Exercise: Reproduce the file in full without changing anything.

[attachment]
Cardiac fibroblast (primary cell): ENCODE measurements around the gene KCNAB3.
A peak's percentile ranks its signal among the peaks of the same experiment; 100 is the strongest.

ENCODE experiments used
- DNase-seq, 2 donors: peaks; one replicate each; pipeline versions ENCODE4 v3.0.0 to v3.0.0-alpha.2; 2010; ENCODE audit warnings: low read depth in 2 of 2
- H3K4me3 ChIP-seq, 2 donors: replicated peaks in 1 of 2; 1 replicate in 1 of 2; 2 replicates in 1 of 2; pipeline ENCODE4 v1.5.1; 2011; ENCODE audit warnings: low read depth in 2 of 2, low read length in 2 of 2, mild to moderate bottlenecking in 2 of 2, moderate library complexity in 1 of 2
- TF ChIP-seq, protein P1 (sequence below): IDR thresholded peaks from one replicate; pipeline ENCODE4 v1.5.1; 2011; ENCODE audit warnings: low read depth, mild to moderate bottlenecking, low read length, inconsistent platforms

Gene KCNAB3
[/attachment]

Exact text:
Cardiac fibroblast (primary cell): ENCODE measurements around the gene KCNAB3.
A peak's percentile ranks its signal among the peaks of the same experiment; 100 is the strongest.

ENCODE experiments used
- DNase-seq, 2 donors: peaks; one replicate each; pipeline versions ENCODE4 v3.0.0 to v3.0.0-alpha.2; 2010; ENCODE audit warnings: low read depth in 2 of 2
- H3K4me3 ChIP-seq, 2 donors: replicated peaks in 1 of 2; 1 replicate in 1 of 2; 2 replicates in 1 of 2; pipeline ENCODE4 v1.5.1; 2011; ENCODE audit warnings: low read depth in 2 of 2, low read length in 2 of 2, mild to moderate bottlenecking in 2 of 2, moderate library complexity in 1 of 2
- TF ChIP-seq, protein P1 (sequence below): IDR thresholded peaks from one replicate; pipeline ENCODE4 v1.5.1; 2011; ENCODE audit warnings: low read depth, mild to moderate bottlenecking, low read length, inconsistent platforms

Gene KCNAB3